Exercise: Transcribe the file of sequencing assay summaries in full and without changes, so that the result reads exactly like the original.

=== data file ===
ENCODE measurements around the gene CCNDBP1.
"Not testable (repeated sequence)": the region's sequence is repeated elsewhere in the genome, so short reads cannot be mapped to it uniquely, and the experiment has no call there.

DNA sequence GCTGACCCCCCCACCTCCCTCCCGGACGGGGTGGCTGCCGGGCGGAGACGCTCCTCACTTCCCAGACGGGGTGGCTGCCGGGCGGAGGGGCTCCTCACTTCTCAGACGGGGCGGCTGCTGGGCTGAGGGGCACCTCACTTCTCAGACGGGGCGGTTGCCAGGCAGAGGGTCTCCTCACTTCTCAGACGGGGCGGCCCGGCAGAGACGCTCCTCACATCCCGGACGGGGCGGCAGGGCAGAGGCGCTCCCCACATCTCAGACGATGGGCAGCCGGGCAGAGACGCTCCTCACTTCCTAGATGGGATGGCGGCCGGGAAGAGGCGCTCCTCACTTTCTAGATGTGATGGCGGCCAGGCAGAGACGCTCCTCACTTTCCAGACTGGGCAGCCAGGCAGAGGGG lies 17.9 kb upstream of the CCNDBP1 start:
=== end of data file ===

ENCODE measurements around the gene CCNDBP1.
"Not testable (repeated sequence)": the region's sequence is repeated elsewhere in the genome, so short reads cannot be mapped to it uniquely, and the experiment has no call there.

DNA sequence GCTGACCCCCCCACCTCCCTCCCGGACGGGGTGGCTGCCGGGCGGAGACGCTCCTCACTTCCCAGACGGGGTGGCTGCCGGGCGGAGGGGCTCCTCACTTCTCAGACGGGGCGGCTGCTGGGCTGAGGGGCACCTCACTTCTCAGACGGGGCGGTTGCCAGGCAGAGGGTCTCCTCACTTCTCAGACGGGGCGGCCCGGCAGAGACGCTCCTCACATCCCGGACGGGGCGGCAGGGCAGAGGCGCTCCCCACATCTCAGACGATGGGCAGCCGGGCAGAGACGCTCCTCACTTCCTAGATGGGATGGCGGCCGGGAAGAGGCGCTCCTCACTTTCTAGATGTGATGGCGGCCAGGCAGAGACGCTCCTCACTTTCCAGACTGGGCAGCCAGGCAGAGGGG lies 17.9 kb upstream of the CCNDBP1 start: